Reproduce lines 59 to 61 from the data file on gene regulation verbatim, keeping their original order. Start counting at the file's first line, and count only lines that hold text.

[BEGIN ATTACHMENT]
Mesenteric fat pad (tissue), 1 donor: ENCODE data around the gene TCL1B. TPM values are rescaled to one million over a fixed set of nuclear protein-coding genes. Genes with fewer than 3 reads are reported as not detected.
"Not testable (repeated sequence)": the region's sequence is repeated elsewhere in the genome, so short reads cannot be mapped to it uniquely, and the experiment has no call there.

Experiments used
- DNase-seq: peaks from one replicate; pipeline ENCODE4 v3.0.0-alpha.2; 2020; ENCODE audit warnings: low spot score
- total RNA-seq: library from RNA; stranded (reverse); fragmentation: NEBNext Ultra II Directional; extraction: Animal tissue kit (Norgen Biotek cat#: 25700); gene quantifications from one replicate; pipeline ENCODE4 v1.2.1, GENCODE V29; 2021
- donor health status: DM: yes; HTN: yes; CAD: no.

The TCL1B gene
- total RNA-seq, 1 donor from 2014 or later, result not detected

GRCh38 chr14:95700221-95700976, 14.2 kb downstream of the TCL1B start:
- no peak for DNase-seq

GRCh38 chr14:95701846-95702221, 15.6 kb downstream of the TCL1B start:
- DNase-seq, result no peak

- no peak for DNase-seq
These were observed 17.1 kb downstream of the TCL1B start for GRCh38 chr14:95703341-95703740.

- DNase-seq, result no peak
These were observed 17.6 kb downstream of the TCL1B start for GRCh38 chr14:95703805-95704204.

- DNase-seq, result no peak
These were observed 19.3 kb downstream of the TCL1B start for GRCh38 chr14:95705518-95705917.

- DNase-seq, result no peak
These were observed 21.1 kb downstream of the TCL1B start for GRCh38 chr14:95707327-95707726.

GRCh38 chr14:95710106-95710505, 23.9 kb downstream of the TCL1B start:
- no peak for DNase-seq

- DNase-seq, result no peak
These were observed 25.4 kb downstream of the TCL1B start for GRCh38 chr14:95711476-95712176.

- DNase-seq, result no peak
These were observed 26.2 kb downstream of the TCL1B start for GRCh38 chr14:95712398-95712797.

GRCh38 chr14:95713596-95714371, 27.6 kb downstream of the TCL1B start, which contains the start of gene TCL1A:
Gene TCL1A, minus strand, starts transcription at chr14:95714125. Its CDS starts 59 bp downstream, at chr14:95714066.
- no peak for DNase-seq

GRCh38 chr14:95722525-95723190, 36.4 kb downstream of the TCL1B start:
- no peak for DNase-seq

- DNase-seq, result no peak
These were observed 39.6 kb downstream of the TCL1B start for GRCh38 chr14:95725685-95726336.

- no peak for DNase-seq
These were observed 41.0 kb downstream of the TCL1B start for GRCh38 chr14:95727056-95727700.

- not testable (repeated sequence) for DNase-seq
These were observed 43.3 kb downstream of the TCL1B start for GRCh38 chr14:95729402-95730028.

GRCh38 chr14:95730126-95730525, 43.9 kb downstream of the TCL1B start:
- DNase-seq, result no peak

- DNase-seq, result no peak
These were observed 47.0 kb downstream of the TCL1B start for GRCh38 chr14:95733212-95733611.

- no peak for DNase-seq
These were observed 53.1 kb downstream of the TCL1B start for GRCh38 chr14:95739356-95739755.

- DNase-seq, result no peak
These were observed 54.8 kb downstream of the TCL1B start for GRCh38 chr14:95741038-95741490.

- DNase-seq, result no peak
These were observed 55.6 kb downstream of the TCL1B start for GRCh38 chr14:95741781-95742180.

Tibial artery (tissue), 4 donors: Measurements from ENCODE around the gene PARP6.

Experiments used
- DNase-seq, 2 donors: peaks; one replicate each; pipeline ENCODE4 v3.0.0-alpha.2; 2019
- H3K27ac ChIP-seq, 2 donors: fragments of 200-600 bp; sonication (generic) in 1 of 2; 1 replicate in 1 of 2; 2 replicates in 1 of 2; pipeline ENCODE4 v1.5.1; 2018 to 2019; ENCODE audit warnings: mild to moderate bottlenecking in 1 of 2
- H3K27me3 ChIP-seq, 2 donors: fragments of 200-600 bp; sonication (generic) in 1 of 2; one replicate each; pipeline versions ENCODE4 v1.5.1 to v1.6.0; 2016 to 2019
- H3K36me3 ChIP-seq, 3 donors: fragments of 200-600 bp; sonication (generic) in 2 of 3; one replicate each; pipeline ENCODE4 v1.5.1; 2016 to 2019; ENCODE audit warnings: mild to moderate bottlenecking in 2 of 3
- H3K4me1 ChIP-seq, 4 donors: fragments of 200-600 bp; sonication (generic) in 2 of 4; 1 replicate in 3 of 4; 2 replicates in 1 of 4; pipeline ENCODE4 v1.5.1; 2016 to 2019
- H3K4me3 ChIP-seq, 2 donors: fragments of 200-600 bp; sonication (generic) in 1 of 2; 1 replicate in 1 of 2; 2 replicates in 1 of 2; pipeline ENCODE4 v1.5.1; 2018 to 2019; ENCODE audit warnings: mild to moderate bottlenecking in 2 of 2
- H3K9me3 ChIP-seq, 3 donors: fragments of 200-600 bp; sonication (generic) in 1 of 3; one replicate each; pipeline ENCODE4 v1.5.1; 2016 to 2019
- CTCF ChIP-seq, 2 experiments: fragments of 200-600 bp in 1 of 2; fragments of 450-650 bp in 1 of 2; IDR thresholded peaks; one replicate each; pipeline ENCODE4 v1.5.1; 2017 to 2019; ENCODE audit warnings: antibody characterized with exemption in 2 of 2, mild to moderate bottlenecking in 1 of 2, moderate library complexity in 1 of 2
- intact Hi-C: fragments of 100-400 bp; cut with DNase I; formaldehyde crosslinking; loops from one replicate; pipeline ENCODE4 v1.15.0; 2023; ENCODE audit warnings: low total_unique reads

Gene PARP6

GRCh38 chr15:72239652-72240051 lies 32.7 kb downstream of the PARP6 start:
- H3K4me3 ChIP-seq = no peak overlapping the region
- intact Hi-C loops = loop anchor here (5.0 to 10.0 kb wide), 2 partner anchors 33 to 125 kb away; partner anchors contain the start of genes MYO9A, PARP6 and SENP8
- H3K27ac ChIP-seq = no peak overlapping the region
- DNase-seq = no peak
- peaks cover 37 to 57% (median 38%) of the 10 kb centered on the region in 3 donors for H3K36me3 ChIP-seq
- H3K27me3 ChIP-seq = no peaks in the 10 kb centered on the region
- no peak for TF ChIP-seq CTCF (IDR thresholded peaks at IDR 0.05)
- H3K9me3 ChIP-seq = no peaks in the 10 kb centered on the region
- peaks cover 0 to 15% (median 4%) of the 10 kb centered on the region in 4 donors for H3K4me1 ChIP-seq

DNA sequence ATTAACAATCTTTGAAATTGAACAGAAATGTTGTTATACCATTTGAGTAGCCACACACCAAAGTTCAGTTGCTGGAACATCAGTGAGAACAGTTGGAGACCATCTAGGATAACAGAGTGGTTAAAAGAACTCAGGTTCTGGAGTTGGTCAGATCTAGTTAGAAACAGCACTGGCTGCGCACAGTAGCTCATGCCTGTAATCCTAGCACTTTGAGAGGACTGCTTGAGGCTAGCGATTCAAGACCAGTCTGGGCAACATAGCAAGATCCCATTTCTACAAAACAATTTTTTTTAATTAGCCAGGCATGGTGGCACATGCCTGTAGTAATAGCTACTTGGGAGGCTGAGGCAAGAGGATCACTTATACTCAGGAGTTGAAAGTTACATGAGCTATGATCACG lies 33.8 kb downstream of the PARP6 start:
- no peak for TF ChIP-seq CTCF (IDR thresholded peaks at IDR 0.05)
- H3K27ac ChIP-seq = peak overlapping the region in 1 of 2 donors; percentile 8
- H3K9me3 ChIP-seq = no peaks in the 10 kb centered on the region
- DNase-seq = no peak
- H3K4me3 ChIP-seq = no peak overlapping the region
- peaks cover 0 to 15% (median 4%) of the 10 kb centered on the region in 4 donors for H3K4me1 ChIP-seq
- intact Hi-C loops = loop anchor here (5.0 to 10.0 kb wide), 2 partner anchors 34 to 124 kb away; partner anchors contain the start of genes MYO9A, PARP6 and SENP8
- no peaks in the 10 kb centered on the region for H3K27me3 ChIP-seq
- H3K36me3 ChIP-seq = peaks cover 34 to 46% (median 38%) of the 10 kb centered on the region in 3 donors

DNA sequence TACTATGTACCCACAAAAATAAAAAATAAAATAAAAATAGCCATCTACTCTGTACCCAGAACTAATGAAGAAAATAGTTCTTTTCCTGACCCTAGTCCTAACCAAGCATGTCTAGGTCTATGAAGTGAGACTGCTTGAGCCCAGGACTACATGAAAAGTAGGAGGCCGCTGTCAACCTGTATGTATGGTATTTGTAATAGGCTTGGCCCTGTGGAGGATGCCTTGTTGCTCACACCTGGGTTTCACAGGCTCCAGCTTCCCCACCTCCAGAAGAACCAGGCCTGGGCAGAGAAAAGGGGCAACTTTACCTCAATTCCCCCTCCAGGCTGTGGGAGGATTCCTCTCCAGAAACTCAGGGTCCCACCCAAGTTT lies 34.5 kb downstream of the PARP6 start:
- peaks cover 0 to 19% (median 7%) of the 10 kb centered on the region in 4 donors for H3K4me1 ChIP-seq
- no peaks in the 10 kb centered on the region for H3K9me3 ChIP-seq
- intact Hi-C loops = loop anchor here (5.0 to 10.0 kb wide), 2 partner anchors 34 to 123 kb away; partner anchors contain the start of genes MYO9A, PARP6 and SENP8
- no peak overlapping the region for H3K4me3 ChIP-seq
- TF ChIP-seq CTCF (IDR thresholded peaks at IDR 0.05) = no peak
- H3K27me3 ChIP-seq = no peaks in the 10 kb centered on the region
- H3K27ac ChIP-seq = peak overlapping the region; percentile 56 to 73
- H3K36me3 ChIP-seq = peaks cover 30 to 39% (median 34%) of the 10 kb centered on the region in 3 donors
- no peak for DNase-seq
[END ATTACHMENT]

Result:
Gene PARP6

GRCh38 chr15:72239652-72240051 lies 32.7 kb downstream of the PARP6 start:
- H3K4me3 ChIP-seq = no peak overlapping the region